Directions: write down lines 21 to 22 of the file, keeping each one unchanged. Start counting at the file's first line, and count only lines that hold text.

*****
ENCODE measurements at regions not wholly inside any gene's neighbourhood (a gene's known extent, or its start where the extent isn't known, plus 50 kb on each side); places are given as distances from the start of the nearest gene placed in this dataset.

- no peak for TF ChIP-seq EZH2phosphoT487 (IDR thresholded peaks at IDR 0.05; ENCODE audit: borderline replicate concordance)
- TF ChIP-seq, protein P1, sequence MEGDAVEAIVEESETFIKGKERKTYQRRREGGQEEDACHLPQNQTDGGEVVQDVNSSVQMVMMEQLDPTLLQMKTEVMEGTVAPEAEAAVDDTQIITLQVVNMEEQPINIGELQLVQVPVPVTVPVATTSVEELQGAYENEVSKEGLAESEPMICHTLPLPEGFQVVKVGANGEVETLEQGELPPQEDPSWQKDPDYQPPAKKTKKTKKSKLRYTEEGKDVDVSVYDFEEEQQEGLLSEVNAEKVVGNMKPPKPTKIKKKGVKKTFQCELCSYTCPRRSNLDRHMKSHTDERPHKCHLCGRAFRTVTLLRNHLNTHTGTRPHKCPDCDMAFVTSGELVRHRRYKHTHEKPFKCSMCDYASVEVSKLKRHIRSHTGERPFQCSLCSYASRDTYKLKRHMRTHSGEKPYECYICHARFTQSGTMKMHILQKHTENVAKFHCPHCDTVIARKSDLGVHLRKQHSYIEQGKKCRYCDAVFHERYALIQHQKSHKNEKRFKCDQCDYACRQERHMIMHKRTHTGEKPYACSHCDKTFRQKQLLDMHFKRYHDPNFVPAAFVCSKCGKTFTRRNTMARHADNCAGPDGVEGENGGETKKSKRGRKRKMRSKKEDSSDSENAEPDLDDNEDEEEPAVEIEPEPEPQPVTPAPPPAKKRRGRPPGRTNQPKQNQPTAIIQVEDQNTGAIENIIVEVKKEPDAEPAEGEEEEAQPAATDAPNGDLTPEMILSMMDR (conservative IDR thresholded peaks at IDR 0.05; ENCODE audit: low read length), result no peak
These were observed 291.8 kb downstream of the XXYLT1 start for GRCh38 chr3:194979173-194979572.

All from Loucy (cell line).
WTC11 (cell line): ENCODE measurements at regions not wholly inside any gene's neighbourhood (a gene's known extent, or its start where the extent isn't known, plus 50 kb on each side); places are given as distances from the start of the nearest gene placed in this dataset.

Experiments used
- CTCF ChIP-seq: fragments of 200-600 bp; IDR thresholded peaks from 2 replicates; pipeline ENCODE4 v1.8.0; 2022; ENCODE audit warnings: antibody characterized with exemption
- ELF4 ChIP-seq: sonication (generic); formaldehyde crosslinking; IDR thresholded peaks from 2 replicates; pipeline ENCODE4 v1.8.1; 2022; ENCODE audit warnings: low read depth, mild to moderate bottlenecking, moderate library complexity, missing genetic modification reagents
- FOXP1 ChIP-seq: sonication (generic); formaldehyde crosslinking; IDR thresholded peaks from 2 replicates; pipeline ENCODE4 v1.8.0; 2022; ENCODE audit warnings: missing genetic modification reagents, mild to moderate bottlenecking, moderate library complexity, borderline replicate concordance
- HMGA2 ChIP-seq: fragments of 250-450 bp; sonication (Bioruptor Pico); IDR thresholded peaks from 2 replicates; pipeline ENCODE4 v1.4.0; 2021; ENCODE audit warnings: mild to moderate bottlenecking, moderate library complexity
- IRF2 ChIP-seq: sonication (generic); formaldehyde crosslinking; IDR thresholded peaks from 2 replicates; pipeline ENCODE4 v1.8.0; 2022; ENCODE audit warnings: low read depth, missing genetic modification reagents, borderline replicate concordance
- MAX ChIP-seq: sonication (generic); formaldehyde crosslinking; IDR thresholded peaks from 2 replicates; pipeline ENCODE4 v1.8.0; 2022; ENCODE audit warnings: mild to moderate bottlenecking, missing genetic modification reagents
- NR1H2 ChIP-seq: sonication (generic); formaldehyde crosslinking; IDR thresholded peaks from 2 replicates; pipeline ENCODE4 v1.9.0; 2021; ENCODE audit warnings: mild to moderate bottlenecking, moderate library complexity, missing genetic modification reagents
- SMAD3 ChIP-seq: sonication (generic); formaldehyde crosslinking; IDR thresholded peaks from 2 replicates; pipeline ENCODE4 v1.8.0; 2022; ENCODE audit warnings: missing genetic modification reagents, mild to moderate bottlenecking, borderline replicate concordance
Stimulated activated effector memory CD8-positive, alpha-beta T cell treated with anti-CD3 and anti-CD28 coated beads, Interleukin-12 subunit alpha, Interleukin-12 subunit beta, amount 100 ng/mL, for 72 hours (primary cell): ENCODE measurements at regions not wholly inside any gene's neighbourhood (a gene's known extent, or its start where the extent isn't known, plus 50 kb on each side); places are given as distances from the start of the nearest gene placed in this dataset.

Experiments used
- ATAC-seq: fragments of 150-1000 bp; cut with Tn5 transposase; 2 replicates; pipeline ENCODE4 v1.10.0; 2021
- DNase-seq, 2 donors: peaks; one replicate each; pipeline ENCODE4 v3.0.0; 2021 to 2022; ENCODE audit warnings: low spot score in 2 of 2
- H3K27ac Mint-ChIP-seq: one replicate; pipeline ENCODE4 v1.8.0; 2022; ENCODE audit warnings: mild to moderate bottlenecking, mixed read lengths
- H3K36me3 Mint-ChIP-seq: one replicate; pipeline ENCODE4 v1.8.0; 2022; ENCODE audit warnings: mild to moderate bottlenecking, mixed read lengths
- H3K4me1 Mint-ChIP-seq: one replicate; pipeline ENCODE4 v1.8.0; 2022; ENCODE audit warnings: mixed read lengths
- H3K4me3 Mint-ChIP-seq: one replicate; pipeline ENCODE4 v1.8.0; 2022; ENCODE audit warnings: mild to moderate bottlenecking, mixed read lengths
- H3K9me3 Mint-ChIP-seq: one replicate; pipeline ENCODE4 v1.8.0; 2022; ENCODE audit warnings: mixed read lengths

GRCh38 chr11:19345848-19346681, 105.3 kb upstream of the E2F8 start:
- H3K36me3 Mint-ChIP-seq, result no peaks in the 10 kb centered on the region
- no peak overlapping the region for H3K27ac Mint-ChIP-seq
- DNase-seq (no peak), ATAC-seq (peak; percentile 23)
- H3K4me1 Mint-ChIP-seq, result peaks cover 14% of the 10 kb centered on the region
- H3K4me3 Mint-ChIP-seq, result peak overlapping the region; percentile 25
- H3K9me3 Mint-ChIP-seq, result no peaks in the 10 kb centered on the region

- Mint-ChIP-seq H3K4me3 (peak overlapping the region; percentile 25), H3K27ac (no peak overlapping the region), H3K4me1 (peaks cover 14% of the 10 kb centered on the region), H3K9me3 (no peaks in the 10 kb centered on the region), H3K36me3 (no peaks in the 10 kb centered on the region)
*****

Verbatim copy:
- H3K36me3 Mint-ChIP-seq: one replicate; pipeline ENCODE4 v1.8.0; 2022; ENCODE audit warnings: mild to moderate bottlenecking, mixed read lengths
- H3K4me1 Mint-ChIP-seq: one replicate; pipeline ENCODE4 v1.8.0; 2022; ENCODE audit warnings: mixed read lengths